anticitizen13.7 Enemy of the Status Quo

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    I don't set a price target. I set a company achievement target. Begin to sell TSLA when it reaches the iPhone 4S point: wild popularity in the general public, huge volume seller, and a stock price that cannot seem to fall.

    I believe this may occur in the 2020-2025 timeframe.

    Roadster = original iPhone
    Model S = iPhone 3G
    Model X = iPhone 3GS
    Model 3 = iPhone 4
    Crossover based on Model 3 = iPhone 4S?

    Keep in mind that automotive development and sales cycles are far slower than mobile phone cycles. Lots more can go wrong.

    But if Model 3 and its CUV derivative start challenging sales of Accord/Camry and CR-V, that indicates wide acceptance to me. As the general investors rush in…

    …That's the point to begin an orderly exit. I don't recommend buying in all at once, or cashing out all at once either.
     
  7. DaveT

    DaveT Searcher of green pastures

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    For me personally, funding retirement doesn't play much a role in motivating my investment decisions. So I'm not looking for a certain amount that's "enough" for me.
     
  8. SteveG3

    SteveG3 Active Member

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    I've thought about this since the big move last May, and I actually thought about it today, as I started to think the stock may hit $500 sooner than I'd expected. Last year I figured I'd sell 1/2 my holdings no matter what the future of Tesla looks like at $450, as a) it would lock in having a bigger nest egg than I could really ever see myself going through, including helping family, b) nothing is certain, and as good as Tesla looks there are no "sure things" c) to your point I think, I want to keep my mind open to things other than the adrenalin rush of this stock and a mindset of trying to optimize numbers on a screen, fun as both those things can seem.

    Will I be able to do it? I think I'll be able to imperfectly execute the plan... I can tell you after TSLA got really exciting again in March, I mentally tweaked the plan from selling half at $450 to selling one third around $500. So, while I can't tell you exactly what parameters I'll execute, I do think I'll make a move at some point to free up some mind space for other things.
     
  9. bonnie

    bonnie Oil is for sissies.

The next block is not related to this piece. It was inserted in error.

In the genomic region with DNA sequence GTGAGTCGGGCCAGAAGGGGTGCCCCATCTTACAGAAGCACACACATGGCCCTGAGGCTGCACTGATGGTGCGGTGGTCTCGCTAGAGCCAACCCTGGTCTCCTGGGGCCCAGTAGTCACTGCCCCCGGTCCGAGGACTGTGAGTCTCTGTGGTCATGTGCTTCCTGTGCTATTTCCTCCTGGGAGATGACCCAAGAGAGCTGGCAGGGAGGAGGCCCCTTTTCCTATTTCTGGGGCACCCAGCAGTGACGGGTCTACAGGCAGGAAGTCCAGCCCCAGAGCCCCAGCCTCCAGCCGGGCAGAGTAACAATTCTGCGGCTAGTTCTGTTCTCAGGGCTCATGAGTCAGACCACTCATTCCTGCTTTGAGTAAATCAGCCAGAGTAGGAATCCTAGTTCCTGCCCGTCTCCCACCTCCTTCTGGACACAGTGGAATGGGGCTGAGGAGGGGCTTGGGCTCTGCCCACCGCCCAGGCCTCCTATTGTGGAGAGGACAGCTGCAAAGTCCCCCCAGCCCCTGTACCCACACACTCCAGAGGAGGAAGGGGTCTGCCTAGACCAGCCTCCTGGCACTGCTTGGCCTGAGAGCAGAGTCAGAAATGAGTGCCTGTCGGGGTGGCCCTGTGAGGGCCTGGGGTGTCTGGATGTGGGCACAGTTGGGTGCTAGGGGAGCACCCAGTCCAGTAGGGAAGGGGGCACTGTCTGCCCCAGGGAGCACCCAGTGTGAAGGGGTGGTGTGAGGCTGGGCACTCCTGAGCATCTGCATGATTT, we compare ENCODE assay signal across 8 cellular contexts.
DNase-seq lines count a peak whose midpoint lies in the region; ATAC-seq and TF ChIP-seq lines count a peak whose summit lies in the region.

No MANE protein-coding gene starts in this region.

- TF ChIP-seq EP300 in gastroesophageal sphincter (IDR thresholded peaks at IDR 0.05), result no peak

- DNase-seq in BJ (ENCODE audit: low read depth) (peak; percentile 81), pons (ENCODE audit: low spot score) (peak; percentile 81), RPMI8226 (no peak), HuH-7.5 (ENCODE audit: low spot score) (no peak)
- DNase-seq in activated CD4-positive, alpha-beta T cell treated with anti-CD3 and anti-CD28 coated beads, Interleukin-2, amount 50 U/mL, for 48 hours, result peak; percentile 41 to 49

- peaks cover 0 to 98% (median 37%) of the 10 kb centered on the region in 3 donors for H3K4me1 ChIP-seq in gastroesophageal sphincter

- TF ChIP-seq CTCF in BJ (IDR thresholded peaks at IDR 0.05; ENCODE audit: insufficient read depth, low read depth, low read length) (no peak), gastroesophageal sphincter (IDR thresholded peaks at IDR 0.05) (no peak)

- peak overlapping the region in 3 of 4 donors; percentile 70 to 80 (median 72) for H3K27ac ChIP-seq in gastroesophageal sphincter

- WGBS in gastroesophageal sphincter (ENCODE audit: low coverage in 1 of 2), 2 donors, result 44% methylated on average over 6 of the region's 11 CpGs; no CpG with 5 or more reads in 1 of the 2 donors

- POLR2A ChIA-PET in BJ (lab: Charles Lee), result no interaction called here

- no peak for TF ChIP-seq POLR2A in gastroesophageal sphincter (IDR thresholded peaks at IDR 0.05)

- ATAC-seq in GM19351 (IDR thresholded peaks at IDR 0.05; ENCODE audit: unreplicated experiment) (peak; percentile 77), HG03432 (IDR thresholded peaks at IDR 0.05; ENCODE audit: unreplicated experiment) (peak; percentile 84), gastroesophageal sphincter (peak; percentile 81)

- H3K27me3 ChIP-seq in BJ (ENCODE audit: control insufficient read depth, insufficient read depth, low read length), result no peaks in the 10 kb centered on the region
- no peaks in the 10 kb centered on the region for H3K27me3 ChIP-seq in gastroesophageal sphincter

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    For me, it's not a number to be achieved - it's a vision. I want to see the mass market vehicle vision realized and I want to see the Gigafactory fully realized ... then I'll consider selling. I'm in for the ride until then.
     
  10. mitch672

    mitch672 Active Member

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    I'm partially retired already, and plan to fully retire next year at age 55. That doesn't mean I'm going to stop working or doing anything, I'll just be able to do what I want. One of those goals is to try and work for Tesla, maybe even as a part time job at a service center (a new one is supposed to open locally). With that said, I can't access my IRA & 401K until 59 1/2 (yes I know about the IRS Substantially Equal Payment Plan), I have a plan to get to that point.. Anyway my TSLA shares are in my IRA account, so I can't really access it until 2020 or so, so I'm not planning on selling before that.. if the stock is doing well, there won't be a need to sell it then either, but I'd probably sell 1/5 per year starting then to lock in the gain, it's not taxable until I start withdrawing the money.
     
  11. Zythryn

    Zythryn MS 70D, MX 90D

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    I plan to sell, only to fuel another goal of mine.
    Most likely to build my Net Zero home :love:
     
  12. v12 to 12v

    v12 to 12v Active Member

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    I bought to help support the mission. I can't see selling until the mission is accomplished and the stock becomes a long term below average performer in my portfolio.